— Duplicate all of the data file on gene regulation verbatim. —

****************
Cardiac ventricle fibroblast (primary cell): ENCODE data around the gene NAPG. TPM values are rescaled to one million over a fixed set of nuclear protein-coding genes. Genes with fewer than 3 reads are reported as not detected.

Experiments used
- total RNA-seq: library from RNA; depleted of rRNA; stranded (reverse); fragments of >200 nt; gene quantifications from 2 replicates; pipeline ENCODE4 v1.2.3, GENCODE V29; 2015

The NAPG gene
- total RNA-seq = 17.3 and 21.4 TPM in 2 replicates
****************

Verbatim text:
Cardiac ventricle fibroblast (primary cell): ENCODE data around the gene NAPG. TPM values are rescaled to one million over a fixed set of nuclear protein-coding genes. Genes with fewer than 3 reads are reported as not detected.

Experiments used
- total RNA-seq: library from RNA; depleted of rRNA; stranded (reverse); fragments of >200 nt; gene quantifications from 2 replicates; pipeline ENCODE4 v1.2.3, GENCODE V29; 2015

The NAPG gene
- total RNA-seq = 17.3 and 21.4 TPM in 2 replicates